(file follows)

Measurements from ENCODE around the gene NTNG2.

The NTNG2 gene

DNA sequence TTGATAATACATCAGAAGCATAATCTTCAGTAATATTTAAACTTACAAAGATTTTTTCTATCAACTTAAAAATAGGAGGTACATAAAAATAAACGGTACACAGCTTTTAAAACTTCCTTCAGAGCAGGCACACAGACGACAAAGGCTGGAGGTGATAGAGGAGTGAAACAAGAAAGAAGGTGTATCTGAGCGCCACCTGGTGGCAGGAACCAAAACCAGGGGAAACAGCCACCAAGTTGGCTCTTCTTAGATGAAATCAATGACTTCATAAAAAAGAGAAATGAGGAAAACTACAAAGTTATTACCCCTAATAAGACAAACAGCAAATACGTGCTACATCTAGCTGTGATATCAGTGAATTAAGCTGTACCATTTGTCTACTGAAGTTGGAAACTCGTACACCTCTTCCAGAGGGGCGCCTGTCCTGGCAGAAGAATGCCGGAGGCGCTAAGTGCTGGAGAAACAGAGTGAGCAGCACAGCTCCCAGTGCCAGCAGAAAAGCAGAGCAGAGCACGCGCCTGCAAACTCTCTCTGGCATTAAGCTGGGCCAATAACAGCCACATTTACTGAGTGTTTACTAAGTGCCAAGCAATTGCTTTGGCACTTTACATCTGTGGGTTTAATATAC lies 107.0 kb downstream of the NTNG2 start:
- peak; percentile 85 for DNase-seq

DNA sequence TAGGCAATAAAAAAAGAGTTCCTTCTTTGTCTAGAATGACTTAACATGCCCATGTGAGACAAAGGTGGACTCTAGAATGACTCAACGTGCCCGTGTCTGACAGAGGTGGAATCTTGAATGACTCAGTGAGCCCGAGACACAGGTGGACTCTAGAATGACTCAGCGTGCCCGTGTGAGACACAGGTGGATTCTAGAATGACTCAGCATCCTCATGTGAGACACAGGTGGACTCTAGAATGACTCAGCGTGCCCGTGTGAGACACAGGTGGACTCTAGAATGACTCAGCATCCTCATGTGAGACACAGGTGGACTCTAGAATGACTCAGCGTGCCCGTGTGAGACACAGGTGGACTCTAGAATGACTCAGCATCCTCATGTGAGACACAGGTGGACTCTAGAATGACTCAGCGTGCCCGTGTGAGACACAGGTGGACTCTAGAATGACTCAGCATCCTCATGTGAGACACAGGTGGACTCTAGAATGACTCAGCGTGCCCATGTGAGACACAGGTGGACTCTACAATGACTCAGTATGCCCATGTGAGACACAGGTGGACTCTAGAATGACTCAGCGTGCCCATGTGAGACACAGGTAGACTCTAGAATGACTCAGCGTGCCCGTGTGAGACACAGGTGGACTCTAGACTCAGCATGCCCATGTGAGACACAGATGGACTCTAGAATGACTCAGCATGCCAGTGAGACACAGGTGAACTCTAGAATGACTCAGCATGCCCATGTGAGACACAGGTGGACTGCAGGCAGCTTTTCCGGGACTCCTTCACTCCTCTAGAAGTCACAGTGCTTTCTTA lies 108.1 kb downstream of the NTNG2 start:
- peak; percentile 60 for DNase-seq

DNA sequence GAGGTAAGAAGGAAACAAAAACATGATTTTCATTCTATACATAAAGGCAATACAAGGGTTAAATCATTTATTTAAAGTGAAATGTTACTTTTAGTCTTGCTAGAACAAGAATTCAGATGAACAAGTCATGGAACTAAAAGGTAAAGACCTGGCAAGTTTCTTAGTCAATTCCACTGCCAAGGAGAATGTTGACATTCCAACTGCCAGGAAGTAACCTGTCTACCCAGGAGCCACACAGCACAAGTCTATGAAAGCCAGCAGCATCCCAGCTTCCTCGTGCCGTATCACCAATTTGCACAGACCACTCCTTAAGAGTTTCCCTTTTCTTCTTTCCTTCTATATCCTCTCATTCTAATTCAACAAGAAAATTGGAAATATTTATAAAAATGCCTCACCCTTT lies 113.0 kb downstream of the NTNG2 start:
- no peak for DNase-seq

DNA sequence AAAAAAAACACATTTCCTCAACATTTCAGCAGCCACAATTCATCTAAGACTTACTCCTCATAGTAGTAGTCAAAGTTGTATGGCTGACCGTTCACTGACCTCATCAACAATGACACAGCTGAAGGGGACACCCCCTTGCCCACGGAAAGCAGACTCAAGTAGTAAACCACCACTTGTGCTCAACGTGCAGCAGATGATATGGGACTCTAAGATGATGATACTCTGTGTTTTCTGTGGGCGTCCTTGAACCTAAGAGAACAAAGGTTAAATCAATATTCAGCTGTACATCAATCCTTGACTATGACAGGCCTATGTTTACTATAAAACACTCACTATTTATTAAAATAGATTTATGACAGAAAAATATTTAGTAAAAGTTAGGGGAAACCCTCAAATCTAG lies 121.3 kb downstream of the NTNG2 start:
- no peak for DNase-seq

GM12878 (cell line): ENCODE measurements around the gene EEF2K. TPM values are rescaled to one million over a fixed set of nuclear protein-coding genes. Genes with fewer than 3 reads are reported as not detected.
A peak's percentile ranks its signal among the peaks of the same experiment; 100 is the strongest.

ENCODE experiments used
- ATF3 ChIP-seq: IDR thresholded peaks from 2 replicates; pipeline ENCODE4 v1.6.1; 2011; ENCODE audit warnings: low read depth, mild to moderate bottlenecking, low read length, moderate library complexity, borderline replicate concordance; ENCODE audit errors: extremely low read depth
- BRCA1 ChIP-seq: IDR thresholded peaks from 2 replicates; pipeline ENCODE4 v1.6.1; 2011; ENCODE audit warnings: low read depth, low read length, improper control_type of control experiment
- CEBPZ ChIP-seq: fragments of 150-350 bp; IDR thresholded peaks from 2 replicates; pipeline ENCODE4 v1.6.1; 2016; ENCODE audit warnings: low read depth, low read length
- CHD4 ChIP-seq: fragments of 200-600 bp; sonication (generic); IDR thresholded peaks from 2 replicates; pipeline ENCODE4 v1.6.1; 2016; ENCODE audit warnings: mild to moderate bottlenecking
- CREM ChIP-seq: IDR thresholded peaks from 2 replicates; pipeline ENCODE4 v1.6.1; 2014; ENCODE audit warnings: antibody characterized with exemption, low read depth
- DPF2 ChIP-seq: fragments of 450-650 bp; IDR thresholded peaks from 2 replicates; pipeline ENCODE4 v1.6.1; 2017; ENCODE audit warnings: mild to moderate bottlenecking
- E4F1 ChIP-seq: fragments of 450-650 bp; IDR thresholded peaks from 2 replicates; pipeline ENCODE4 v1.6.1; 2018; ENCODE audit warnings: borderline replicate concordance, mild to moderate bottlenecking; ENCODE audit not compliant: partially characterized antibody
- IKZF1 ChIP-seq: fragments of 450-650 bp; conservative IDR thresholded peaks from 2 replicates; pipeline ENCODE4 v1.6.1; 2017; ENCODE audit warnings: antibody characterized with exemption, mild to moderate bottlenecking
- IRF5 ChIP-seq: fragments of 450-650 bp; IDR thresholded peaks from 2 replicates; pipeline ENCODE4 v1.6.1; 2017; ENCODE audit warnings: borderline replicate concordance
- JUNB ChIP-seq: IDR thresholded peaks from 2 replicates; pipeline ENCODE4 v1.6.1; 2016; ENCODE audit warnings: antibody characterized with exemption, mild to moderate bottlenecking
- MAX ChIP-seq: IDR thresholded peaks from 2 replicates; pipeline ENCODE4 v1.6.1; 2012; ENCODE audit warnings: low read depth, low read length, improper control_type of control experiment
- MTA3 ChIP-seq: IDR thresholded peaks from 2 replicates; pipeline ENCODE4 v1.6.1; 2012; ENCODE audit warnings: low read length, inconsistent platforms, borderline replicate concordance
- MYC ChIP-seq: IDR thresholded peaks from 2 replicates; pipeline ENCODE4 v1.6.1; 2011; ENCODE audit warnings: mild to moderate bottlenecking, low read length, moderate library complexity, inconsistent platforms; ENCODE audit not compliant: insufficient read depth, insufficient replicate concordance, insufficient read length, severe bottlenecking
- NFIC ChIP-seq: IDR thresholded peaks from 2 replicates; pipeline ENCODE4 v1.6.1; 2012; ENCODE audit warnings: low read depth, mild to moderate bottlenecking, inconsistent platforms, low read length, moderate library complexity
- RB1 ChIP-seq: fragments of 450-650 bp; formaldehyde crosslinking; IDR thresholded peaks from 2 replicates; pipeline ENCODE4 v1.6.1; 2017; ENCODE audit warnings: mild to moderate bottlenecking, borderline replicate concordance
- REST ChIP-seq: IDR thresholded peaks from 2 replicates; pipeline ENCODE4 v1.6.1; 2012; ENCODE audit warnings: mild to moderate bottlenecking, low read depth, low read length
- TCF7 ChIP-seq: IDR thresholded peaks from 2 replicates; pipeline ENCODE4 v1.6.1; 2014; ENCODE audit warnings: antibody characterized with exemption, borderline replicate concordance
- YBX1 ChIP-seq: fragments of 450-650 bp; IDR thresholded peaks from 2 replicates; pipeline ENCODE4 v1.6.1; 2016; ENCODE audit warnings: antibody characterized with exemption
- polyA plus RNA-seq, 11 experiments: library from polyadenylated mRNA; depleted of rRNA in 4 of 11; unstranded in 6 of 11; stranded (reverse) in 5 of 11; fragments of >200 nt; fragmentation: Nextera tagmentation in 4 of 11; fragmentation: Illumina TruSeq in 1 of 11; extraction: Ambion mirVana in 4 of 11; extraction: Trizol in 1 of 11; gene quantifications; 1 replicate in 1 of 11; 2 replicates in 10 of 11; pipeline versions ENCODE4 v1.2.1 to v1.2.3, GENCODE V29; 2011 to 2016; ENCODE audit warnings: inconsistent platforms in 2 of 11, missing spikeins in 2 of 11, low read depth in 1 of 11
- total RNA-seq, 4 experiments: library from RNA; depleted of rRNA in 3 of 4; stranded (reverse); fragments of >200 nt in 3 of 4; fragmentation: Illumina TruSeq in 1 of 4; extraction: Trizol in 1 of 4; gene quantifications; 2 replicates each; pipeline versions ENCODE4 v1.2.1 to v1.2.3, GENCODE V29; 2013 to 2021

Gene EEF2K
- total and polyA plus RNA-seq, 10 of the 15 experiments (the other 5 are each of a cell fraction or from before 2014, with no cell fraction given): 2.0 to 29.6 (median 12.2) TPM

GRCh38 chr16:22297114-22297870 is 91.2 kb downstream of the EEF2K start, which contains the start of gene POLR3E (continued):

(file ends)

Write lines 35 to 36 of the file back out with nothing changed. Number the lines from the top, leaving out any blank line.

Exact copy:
- total and polyA plus RNA-seq, 10 of the 15 experiments (the other 5 are each of a cell fraction or from before 2014, with no cell fraction given): 2.0 to 29.6 (median 12.2) TPM

GRCh38 chr16:22297114-22297870 is 91.2 kb downstream of the EEF2K start, which contains the start of gene POLR3E (continued):